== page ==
Featuring thirty-five black-and-white photographs and based on twenty-three years’ worth of original research when very little information on this remarkable American hero was available, The Man Called Brown Condor is more than just a biography of an unfairly forgotten African American pilot; this book provides insight on racial conditions in the first half of the twentieth century and illustrates the political intrigue within a League of Nations afraid to face the rise of Fascism.

Skyhorse Publishing, along with our Arcade, Good Books, Sports Publishing, and Yucca imprints, is proud to publish a broad range of biographies, autobiographies, and memoirs. Our list includes biographies on well-known historical figures like Benjamin Franklin, Nelson Mandela, and Alexander Graham Bell, as well as villains from history, such as Heinrich Himmler, John Wayne Gacy, and O. J. Simpson. We have also published survivor stories of World War II, memoirs about overcoming adversity, first-hand tales of adventure, and much more. While not every title we publish becomes a New York Times bestseller or a national bestseller, we are committed to books on subjects that are sometimes overlooked and to authors whose work might not otherwise find a home.

 

Oveta Culp Hobby: Colonel, Cabinet Member, Philanthropist by Debra L. Winegarten

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MWSA Review

Today it might be somewhat taken for granted but, when Oveta Culp Hobby was growing up it simply never happened. Well, rarely if ever!

Being first or different was not her goal in life. She was achievement driven in a time period where women stayed home, they simply did not place themselves in the realm of a “man’s world.”

Firsts were a norm for her! She was the first head of the Women’s Army Corp, the first Secretary of Health, Education, and Welfare (appointed by Dwight Eisenhower). Only one other woman had served in a cabinet post prior to her.

Far too many books are written that miss the mark when it comes to encouraging women to do and be more. Debra Winegarten in “Oveta Culp Hobby: Colonel, Cabinet Member, Philanthropist” has written a guide for women to follow and Oveta Culp Hobby is clearly an example worth emulating. More than a biography it will encourage the reader to not see obstacles but rather opportunities.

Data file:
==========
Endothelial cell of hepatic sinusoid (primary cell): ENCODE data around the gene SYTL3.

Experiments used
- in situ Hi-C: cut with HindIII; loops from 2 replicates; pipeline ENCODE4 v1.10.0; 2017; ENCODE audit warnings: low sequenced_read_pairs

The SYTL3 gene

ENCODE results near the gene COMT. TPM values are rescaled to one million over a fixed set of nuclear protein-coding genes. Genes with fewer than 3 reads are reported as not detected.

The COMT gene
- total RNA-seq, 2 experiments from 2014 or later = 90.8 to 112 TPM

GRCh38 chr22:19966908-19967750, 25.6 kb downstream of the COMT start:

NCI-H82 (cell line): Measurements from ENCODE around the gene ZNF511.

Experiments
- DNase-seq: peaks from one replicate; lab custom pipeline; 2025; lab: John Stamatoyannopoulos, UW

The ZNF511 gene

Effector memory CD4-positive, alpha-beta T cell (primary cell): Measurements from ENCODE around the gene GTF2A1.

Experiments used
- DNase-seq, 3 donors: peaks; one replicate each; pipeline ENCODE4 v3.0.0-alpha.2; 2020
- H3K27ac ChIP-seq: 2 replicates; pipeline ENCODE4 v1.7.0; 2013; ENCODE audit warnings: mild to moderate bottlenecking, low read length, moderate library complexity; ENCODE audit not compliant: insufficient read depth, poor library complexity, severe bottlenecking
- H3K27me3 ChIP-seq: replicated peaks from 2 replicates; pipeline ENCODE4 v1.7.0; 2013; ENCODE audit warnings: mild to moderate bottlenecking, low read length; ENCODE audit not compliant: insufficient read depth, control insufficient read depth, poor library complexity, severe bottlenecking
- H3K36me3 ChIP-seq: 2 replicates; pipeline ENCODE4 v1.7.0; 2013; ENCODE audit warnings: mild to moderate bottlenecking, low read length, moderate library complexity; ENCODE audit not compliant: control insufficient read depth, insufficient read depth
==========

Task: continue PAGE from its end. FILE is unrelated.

Her positive approach too, and life long quest for learning is a clear road map for all young women. Victimhood is a poor substitute for desire and effort, Ovita Culp Hobby showed the way with a continuing display of accomplishment.    

Reviewed by: jim greenwald (2015)


Author's Synopsis

Oveta Culp Hobby (1905–1995) had a lifetime of stellar achievement. During World War II, she was asked to build a women’s army from scratch—and did. Hobby became Director of the Women’s Army Corps and the first Army woman to earn the rank of colonel. President Eisenhower chose her as Secretary of Health, Education, and Welfare, making her the second woman in history to be appointed to a president’s cabinet. When she wasn’t serving in the government, Hobby worked with her husband, former Texas governor William P. Hobby, to lead a media empire that included the Houston Post newspaper and radio and TV stations. She also supported the Houston community in many ways, from advocating for civil rights for African Americans to donating generously to the Houston Symphony and the Museum of Fine Arts.

Oveta Culp Hobby is the first biography of this important woman. Written for middle school readers, it traces her life from her childhood in Killeen to her remarkable achievements in Washington, DC, and Houston. Debra Winegarten provides the background to help young adult readers understand the times in which Hobby lived and the challenges she faced as a woman in nontraditional jobs. She shows how Hobby opened doors for women to serve in the military and in other professions that still benefit women today. Most of all, Oveta Culp Hobby will inspire young adults to follow their own dreams and turn them into tangible reality.